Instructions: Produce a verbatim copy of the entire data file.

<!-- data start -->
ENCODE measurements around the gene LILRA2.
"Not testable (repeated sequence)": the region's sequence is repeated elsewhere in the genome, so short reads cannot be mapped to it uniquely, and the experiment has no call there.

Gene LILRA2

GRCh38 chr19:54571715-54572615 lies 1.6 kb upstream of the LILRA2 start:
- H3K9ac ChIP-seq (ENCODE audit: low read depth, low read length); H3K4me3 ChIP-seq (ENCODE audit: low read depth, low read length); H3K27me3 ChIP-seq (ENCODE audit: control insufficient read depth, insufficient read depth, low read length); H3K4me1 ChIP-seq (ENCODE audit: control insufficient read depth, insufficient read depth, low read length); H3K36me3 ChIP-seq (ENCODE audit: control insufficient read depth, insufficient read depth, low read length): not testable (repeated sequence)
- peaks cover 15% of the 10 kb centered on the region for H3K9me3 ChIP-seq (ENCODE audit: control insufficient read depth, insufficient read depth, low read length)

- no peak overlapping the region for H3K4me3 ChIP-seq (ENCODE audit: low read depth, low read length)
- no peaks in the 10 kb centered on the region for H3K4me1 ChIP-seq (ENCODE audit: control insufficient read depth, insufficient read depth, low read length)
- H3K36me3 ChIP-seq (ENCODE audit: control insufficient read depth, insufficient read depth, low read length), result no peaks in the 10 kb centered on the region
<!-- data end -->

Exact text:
ENCODE measurements around the gene LILRA2.
"Not testable (repeated sequence)": the region's sequence is repeated elsewhere in the genome, so short reads cannot be mapped to it uniquely, and the experiment has no call there.

Gene LILRA2

GRCh38 chr19:54571715-54572615 lies 1.6 kb upstream of the LILRA2 start:
- H3K9ac ChIP-seq (ENCODE audit: low read depth, low read length); H3K4me3 ChIP-seq (ENCODE audit: low read depth, low read length); H3K27me3 ChIP-seq (ENCODE audit: control insufficient read depth, insufficient read depth, low read length); H3K4me1 ChIP-seq (ENCODE audit: control insufficient read depth, insufficient read depth, low read length); H3K36me3 ChIP-seq (ENCODE audit: control insufficient read depth, insufficient read depth, low read length): not testable (repeated sequence)
- peaks cover 15% of the 10 kb centered on the region for H3K9me3 ChIP-seq (ENCODE audit: control insufficient read depth, insufficient read depth, low read length)

- no peak overlapping the region for H3K4me3 ChIP-seq (ENCODE audit: low read depth, low read length)
- no peaks in the 10 kb centered on the region for H3K4me1 ChIP-seq (ENCODE audit: control insufficient read depth, insufficient read depth, low read length)
- H3K36me3 ChIP-seq (ENCODE audit: control insufficient read depth, insufficient read depth, low read length), result no peaks in the 10 kb centered on the region